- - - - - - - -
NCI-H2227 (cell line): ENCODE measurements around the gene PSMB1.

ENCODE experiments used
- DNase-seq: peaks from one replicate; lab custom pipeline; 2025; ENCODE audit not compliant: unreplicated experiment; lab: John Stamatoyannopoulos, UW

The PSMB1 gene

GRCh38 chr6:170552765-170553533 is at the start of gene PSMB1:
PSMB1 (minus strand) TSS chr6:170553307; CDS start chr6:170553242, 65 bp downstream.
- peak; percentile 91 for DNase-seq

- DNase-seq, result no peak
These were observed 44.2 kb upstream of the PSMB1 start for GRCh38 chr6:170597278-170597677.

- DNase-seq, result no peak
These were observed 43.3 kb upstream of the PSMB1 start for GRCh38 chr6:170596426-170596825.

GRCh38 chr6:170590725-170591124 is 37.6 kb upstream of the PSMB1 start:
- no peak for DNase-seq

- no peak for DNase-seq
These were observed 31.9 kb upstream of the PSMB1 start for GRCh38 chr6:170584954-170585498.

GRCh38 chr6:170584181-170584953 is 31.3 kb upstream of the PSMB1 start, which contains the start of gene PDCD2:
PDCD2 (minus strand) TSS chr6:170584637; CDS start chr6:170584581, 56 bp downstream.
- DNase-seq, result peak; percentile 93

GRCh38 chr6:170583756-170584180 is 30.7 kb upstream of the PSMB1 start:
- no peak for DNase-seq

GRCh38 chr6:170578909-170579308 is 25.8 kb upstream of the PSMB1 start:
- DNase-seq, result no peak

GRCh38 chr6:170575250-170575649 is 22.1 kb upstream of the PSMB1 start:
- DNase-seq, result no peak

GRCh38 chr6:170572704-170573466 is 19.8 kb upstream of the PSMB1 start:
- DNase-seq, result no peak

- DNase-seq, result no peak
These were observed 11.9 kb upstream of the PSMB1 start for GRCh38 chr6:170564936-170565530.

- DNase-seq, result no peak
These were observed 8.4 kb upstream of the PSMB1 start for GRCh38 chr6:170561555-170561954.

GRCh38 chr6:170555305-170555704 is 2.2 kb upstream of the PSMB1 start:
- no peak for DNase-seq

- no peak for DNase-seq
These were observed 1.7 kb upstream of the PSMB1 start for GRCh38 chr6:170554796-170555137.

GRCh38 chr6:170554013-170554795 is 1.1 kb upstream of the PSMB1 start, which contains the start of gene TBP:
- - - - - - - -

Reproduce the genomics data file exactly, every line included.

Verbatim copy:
NCI-H2227 (cell line): ENCODE measurements around the gene PSMB1.

ENCODE experiments used
- DNase-seq: peaks from one replicate; lab custom pipeline; 2025; ENCODE audit not compliant: unreplicated experiment; lab: John Stamatoyannopoulos, UW

The PSMB1 gene

GRCh38 chr6:170552765-170553533 is at the start of gene PSMB1:
PSMB1 (minus strand) TSS chr6:170553307; CDS start chr6:170553242, 65 bp downstream.
- peak; percentile 91 for DNase-seq

- DNase-seq, result no peak
These were observed 44.2 kb upstream of the PSMB1 start for GRCh38 chr6:170597278-170597677.

- DNase-seq, result no peak
These were observed 43.3 kb upstream of the PSMB1 start for GRCh38 chr6:170596426-170596825.

GRCh38 chr6:170590725-170591124 is 37.6 kb upstream of the PSMB1 start:
- no peak for DNase-seq

- no peak for DNase-seq
These were observed 31.9 kb upstream of the PSMB1 start for GRCh38 chr6:170584954-170585498.

GRCh38 chr6:170584181-170584953 is 31.3 kb upstream of the PSMB1 start, which contains the start of gene PDCD2:
PDCD2 (minus strand) TSS chr6:170584637; CDS start chr6:170584581, 56 bp downstream.
- DNase-seq, result peak; percentile 93

GRCh38 chr6:170583756-170584180 is 30.7 kb upstream of the PSMB1 start:
- no peak for DNase-seq

GRCh38 chr6:170578909-170579308 is 25.8 kb upstream of the PSMB1 start:
- DNase-seq, result no peak

GRCh38 chr6:170575250-170575649 is 22.1 kb upstream of the PSMB1 start:
- DNase-seq, result no peak

GRCh38 chr6:170572704-170573466 is 19.8 kb upstream of the PSMB1 start:
- DNase-seq, result no peak

- DNase-seq, result no peak
These were observed 11.9 kb upstream of the PSMB1 start for GRCh38 chr6:170564936-170565530.

- DNase-seq, result no peak
These were observed 8.4 kb upstream of the PSMB1 start for GRCh38 chr6:170561555-170561954.

GRCh38 chr6:170555305-170555704 is 2.2 kb upstream of the PSMB1 start:
- no peak for DNase-seq

- no peak for DNase-seq
These were observed 1.7 kb upstream of the PSMB1 start for GRCh38 chr6:170554796-170555137.

GRCh38 chr6:170554013-170554795 is 1.1 kb upstream of the PSMB1 start, which contains the start of gene TBP: